Carnegie Mellon will not be starting the semester until Feb. 1, additionally citing visa concerns for international students. The university will also be giving two days of break, and maintaining a planned three days off for Carnival, an amusement park festival held annually.
Some colleges have been looking to alter their plans slightly. McDaniel College in Maryland has canceled spring break, but it will also be ending the split semester model it has been using for the fall. This term, students were instructed to take two classes in each of the semester’s halves to cut down on density.
“We sought feedback from our faculty as to what they believed would ensure the best learning experience for students in the spring,” said Provost and Executive Vice President Julia Jasken, via email. “The dedensification of our classrooms proved to be very successful in the fall, so we believed it would be safe to have more in-person classes running simultaneously in these spaces.”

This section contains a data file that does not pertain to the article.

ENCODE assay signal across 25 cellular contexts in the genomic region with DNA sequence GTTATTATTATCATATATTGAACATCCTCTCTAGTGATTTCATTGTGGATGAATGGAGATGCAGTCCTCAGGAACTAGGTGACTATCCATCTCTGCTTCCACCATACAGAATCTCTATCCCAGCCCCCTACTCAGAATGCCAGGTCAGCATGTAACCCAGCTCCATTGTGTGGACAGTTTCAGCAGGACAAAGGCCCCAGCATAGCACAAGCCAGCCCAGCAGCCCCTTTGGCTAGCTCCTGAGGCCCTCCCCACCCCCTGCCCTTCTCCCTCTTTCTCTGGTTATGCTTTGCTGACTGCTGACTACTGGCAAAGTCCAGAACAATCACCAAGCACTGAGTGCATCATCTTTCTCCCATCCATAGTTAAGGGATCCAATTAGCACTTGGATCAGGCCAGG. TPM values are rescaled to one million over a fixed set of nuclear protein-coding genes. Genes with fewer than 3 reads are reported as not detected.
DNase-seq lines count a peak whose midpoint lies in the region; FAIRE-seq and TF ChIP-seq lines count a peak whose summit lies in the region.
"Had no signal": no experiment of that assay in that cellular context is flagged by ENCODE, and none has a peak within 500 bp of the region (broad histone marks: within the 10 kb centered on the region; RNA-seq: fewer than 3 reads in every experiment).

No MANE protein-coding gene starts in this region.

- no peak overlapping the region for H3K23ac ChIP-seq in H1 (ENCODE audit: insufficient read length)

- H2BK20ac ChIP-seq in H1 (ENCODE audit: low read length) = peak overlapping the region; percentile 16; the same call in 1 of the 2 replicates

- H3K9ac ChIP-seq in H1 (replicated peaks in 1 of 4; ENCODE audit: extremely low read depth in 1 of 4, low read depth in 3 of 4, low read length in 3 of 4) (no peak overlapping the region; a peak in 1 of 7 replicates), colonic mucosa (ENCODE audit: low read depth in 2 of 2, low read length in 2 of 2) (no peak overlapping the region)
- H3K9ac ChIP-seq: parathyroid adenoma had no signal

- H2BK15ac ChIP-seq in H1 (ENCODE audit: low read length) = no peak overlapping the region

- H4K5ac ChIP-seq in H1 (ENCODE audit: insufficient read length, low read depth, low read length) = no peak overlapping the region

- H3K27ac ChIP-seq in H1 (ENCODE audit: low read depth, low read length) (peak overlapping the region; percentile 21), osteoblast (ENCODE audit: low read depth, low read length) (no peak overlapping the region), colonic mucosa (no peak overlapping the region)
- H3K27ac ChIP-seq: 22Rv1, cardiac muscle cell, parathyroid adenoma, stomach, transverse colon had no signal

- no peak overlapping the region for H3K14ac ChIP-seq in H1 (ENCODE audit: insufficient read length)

Following a Less-Than-Ideal Fall
Spring planning is also going on, albeit a bit more tentatively, at universities that have sent students home this semester.
“Our goal for campus activities is to reduce density over the fall, continue to practice the three Ws (wear masks, wait six feet apart, wash hands frequently), expand surveillance testing, and increase isolation/quarantine capacity on our campus,” said Ron Mitchelson, interim chancellor of East Carolina University, via email. The administration switched to remote instruction Aug. 23.